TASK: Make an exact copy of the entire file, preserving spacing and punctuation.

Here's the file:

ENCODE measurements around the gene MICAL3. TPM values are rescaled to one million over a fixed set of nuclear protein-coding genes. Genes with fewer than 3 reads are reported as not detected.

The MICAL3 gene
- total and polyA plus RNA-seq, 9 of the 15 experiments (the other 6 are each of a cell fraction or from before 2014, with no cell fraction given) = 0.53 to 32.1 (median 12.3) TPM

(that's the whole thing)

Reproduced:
ENCODE measurements around the gene MICAL3. TPM values are rescaled to one million over a fixed set of nuclear protein-coding genes. Genes with fewer than 3 reads are reported as not detected.

The MICAL3 gene
- total and polyA plus RNA-seq, 9 of the 15 experiments (the other 6 are each of a cell fraction or from before 2014, with no cell fraction given) = 0.53 to 32.1 (median 12.3) TPM